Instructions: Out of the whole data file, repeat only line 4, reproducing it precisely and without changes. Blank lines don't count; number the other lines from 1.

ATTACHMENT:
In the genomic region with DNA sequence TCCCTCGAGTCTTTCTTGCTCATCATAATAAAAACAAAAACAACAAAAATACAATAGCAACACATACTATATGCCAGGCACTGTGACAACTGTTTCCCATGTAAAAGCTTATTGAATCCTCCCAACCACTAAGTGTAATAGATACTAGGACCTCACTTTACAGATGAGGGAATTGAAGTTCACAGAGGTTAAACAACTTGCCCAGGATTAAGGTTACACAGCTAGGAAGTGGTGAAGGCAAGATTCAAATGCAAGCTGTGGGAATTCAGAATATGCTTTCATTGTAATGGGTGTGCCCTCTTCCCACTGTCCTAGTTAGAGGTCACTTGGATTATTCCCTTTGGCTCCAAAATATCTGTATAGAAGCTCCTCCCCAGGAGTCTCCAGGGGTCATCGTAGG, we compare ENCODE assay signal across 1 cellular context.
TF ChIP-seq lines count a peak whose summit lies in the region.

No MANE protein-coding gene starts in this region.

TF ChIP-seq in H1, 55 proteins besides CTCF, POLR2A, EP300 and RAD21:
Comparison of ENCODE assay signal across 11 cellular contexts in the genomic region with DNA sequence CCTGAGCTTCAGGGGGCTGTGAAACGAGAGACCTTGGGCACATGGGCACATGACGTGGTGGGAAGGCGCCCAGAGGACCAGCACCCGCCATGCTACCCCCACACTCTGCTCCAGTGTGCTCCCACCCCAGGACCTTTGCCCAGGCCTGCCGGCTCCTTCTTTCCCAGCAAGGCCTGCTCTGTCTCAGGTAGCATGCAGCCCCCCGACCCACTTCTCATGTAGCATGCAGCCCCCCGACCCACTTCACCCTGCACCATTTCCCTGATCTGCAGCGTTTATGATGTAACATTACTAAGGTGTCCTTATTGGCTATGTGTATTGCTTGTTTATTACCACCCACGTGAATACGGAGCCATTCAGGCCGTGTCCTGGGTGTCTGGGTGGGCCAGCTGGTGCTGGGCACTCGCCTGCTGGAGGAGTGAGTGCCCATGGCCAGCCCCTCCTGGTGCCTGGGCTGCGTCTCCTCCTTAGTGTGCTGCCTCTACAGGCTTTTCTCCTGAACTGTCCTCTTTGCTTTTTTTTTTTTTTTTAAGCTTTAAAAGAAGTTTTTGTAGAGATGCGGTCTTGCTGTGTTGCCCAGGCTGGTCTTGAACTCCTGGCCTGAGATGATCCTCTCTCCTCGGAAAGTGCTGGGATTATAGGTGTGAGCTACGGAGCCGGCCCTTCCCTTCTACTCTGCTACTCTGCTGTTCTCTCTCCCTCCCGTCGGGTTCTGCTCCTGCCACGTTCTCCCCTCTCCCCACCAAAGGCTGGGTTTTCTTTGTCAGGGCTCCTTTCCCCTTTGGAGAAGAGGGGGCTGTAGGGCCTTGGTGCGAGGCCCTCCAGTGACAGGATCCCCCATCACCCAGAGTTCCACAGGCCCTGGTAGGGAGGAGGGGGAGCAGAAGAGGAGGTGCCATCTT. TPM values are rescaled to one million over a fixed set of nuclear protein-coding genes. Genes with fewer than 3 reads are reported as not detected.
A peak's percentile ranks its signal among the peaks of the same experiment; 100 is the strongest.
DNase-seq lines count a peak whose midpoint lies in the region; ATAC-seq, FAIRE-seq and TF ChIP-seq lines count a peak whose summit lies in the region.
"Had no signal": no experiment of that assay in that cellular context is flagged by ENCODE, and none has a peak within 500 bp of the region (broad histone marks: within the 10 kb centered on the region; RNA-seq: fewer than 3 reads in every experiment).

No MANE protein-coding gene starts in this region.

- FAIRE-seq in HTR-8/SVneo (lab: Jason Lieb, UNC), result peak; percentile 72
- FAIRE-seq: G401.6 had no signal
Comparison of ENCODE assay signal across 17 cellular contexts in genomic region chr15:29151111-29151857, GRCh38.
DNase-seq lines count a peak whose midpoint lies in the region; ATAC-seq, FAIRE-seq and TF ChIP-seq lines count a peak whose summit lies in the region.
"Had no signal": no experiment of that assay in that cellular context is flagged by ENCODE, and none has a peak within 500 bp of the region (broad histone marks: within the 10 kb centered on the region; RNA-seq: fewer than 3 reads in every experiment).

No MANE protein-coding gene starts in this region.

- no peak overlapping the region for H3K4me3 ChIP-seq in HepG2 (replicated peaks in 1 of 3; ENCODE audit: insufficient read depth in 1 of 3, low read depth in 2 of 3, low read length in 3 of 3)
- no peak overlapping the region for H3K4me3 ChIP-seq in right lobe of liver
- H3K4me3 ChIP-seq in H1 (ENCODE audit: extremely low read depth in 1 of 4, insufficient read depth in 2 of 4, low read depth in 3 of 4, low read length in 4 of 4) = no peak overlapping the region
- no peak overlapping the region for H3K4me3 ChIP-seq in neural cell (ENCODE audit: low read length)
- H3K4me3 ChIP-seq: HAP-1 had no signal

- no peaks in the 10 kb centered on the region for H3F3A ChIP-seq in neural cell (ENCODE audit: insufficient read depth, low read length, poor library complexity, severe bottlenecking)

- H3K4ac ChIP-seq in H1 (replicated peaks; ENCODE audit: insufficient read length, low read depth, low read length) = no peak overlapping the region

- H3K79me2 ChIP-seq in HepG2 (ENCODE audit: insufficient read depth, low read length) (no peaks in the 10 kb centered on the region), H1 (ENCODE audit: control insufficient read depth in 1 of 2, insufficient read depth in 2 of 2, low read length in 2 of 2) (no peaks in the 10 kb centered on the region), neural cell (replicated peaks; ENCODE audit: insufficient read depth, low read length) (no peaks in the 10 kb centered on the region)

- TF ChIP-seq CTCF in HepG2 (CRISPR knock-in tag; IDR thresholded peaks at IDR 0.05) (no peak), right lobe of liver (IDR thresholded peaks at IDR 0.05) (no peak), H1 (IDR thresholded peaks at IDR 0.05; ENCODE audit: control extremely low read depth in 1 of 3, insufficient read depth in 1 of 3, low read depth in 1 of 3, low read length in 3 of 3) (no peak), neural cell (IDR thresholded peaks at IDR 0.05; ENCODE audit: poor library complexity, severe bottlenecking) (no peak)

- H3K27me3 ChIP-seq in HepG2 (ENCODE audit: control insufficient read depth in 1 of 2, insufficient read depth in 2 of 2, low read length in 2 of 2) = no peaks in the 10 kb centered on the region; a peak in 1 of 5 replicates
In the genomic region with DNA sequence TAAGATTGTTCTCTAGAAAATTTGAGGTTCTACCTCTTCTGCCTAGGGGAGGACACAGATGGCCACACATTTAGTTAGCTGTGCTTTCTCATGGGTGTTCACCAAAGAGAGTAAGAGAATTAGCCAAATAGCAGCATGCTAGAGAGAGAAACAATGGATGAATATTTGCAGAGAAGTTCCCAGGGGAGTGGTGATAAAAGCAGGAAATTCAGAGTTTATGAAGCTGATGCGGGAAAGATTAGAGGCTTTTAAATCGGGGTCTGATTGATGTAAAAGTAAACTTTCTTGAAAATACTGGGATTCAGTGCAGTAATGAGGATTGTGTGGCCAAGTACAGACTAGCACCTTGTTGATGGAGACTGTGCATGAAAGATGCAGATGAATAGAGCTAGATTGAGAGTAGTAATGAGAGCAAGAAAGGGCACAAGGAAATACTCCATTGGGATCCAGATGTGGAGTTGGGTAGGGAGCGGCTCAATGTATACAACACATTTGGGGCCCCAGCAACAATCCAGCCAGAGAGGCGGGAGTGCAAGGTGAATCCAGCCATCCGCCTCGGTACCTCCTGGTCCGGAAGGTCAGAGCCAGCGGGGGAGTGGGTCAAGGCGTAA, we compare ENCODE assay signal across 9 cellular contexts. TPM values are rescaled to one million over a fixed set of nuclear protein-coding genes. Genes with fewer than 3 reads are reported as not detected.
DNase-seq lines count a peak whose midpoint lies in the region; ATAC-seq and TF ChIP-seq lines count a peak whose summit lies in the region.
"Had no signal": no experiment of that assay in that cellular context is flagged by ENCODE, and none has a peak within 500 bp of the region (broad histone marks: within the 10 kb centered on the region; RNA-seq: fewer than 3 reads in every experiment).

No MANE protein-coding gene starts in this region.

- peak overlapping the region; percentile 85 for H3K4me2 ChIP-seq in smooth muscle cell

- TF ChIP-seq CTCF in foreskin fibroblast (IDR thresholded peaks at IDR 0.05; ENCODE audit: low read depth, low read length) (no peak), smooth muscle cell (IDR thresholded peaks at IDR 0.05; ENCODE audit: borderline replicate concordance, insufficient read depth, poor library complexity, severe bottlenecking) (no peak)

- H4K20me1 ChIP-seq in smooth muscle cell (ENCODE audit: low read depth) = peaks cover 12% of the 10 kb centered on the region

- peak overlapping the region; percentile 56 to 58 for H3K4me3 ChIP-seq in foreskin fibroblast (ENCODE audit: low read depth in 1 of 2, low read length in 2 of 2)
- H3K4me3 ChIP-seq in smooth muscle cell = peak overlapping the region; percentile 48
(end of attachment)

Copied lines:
TF ChIP-seq in H1, 55 proteins besides CTCF, POLR2A, EP300 and RAD21: